EDFish

Selected tag(s): global fisheries

3 key questions about the Chinese fishing economy and its impact on global ocean conservation

China is the largest fishing nation in the world. It is responsible for one-fifth of the world’s total marine fish catch. It is the world’s largest fish processor and trader, with huge influence on global seafood markets and the ecosystems they depend on. Actions China takes to manage its fisheries and economy can spill over to other countries and their marine ecosystems — something we need to understand better. Read More »

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After the Blue COP: Why 2020 could be the ‘super year’ for the oceans

The main focus of the United Nations COP25 in Madrid was squarely on whether and how the nations of the world could agree on the measures necessary to reduce climate change emissions in a comprehensive and forceful fashion. In that regard, COP25 did not live up to expectations nor planetary needs if we are to avert the worst impacts of climate change.

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Climate-resilient fisheries require fairness and equity

By Willow Battista and Alexis Rife

Editor’s note: This is the eighth in a multi-part blog series, Fisheries for the Future, examining the impacts from climate change on global fisheries and the opportunities to address these emerging challenges. Throughout the series, we’ll be investigating how climate change will impact the world’s supply and distribution of fish and what we can do to ensure the most sustainable future for ourselves and our planet. Learn more about this work: Resilient Seas

Issues of social equity and fairness are central to functioning societies across the globe. When there is the perception of systematic unfairness — or an imbalance of equity within a society or group — unrest is sure to follow. You can see this playing out in real-time just by turning on the news. Read More »

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First U.S. Envoy for the Ocean: welcome news for fisheries worldwide

Photo credit: Carlos Aguilera

Photo credit: Carlos Aguilera

In an inspired and welcome choice, the Department of State just named Jane Lubchenco as the first U.S. Science Envoy for the Ocean.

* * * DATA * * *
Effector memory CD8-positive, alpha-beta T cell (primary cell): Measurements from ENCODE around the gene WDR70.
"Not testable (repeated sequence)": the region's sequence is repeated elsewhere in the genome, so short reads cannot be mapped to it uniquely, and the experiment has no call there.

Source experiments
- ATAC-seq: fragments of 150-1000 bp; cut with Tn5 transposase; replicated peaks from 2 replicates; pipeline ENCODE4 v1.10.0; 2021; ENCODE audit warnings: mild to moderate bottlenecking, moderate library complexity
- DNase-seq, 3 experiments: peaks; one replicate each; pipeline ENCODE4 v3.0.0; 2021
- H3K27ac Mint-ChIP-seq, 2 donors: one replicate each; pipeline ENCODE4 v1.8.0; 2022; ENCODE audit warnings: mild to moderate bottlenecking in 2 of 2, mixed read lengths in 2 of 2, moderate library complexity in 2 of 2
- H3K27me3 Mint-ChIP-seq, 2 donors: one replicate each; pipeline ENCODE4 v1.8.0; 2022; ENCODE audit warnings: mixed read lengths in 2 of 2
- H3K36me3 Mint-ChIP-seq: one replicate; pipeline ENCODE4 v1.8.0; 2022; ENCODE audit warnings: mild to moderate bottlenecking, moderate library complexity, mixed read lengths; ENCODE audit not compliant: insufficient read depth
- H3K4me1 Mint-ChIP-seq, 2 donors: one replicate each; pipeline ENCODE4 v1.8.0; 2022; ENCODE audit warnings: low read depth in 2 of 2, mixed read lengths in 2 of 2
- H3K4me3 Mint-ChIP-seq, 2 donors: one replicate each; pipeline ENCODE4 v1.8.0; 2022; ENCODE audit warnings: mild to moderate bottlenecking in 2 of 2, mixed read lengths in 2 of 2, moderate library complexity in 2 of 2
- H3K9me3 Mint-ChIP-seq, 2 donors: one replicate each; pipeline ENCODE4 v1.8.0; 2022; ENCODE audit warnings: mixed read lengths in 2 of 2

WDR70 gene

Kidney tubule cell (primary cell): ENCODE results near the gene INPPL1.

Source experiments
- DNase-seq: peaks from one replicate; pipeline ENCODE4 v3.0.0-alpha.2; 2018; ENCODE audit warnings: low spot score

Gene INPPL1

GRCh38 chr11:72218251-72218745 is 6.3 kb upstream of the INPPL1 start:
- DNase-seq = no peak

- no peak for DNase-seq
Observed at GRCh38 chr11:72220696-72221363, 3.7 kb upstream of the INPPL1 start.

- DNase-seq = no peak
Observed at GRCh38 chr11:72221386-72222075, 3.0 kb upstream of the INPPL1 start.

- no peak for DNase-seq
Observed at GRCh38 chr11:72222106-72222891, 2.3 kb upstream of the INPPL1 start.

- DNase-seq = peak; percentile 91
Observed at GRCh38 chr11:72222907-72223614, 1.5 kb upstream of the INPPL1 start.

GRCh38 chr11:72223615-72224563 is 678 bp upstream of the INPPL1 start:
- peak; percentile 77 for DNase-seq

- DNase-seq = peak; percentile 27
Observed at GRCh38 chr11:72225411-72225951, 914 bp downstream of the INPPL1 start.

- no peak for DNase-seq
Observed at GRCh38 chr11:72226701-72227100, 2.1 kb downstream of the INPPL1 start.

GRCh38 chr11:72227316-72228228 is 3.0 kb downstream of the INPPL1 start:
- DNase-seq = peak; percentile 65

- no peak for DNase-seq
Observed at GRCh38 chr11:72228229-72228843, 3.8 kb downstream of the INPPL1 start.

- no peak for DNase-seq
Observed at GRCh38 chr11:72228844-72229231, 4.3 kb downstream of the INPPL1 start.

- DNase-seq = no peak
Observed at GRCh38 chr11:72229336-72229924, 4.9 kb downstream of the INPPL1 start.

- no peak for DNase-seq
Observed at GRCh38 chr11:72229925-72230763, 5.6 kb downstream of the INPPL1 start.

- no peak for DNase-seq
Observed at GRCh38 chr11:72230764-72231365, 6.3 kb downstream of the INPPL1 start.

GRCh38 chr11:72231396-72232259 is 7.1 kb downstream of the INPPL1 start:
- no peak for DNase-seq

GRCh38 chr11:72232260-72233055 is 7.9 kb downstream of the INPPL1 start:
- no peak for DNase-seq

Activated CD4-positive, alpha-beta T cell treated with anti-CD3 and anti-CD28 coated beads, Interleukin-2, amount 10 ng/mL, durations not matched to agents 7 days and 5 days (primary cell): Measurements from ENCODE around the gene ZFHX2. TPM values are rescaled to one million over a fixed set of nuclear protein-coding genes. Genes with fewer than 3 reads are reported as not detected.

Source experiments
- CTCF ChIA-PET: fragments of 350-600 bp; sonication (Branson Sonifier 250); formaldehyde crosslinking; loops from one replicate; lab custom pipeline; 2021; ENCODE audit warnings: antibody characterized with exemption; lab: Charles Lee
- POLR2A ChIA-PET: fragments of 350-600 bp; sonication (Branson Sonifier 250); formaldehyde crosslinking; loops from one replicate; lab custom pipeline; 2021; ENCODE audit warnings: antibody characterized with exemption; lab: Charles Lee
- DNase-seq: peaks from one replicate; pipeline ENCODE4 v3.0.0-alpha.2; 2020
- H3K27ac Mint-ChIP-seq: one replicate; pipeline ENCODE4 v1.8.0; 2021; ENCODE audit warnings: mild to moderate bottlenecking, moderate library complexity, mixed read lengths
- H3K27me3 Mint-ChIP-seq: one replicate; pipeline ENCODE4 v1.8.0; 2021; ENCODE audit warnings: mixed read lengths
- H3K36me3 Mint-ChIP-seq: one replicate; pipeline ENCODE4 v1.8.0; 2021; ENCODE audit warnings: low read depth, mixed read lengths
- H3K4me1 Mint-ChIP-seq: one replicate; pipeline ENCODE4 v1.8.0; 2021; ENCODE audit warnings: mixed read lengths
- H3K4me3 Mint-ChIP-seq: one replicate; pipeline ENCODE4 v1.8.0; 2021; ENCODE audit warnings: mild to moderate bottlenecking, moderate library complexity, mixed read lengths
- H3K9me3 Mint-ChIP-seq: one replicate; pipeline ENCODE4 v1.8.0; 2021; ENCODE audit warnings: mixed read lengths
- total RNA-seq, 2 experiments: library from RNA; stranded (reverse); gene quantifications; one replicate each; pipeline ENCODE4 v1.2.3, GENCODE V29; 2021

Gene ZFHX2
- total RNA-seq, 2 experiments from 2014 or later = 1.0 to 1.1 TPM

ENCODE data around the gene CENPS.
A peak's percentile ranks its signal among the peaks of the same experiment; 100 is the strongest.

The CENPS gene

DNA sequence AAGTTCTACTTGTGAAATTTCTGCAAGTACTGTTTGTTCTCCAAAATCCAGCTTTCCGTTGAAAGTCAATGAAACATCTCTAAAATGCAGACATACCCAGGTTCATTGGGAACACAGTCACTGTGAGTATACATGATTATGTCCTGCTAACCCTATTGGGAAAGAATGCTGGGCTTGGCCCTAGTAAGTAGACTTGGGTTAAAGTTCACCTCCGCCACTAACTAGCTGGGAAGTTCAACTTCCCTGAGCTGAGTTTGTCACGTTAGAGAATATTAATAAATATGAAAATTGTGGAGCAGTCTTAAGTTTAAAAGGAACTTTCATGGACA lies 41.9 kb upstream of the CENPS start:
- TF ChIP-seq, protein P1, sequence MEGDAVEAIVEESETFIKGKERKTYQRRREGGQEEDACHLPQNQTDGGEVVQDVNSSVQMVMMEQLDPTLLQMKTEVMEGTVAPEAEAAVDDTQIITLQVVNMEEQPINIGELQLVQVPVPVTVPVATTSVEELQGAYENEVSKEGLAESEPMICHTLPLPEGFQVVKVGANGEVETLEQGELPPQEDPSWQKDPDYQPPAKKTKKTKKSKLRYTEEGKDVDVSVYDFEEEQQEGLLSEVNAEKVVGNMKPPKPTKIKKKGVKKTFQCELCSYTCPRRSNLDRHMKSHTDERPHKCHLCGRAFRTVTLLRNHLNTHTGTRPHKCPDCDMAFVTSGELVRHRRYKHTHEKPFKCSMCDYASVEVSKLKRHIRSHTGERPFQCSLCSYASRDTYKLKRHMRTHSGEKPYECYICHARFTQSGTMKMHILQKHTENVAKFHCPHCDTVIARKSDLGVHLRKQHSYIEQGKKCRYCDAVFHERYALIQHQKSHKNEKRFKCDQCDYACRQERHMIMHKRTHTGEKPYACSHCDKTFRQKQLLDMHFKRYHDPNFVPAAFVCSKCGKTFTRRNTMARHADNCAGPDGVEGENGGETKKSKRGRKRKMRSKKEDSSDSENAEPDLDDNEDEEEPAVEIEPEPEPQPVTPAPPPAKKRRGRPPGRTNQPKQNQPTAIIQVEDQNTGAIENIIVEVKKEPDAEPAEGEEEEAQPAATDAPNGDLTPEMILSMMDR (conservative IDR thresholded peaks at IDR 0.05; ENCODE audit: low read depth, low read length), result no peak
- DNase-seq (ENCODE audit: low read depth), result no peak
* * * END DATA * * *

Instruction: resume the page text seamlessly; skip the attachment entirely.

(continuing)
The move reflects both the growing priority of oceans in the Obama Administration and the kind of collaborative approach it takes to restore jobs, communities and biodiversity worldwide.

This huge step comes just in time.

Globally, 40 percent of fisheries are in deep trouble with overfishing being the single biggest cause. Yet, Jane has shown how we can replenish life in the oceans through smart approaches that include better science, more marine protected areas, and stewardship incentives for fishermen. Read More »

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Reasons for Hope on World Fisheries Day 2014

WFD

Photo credits: Noel Lopez Fernandez, Jason Houston, Carlos Aguilera

 

 

 

 

 

 

 

 

 

 

 

 

 

 

 

 

 

Today, fisheries provide just a fraction of their potential in terms of food and income. Although many threats, including climate change and habitat loss, contribute to the declining health of the oceans, overfishing remains the leading cause of fishery depletion worldwide. Globally, 40% of fisheries are in deep trouble and outdated management is squandering more than 50 billion dollars in potential income.

The good news is that by tackling overfishing, we can unleash the oceans’ natural resilience and achieve a dramatic recovery in fish populations.

We are making progress every day transitioning more fisheries to sustainable management policies and practices that help create much healthier oceans that support more fish, feed more people and improve livelihoods. These outcomes go hand in hand, because a healthier, more resilient ocean is also one that can support larger harvests. Read More »

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5 Reasons for Hope on World Fisheries Day

bundle of fish

photo credit: tarotastic via photopin cc

Today is World Fisheries Day— a healthy reminder of how important fisheries are, regardless of where we live.

Wild fisheries must be managed and harvested sustainably in order to successfully rebuild global fish stocks and reliably feed the billions of people around the world who rely on them.

Innovative solutions are needed to establish sustainable fishing practices as the norm and to give a boost to coastal communities that rely on healthy fish stocks.

But today, global fisheries are tremendous pressure—to feed the world’s growing population and from the effects of climate change and ocean acidification.  There is, however, cause for optimism.  Here are 5 reasons why: Read More »

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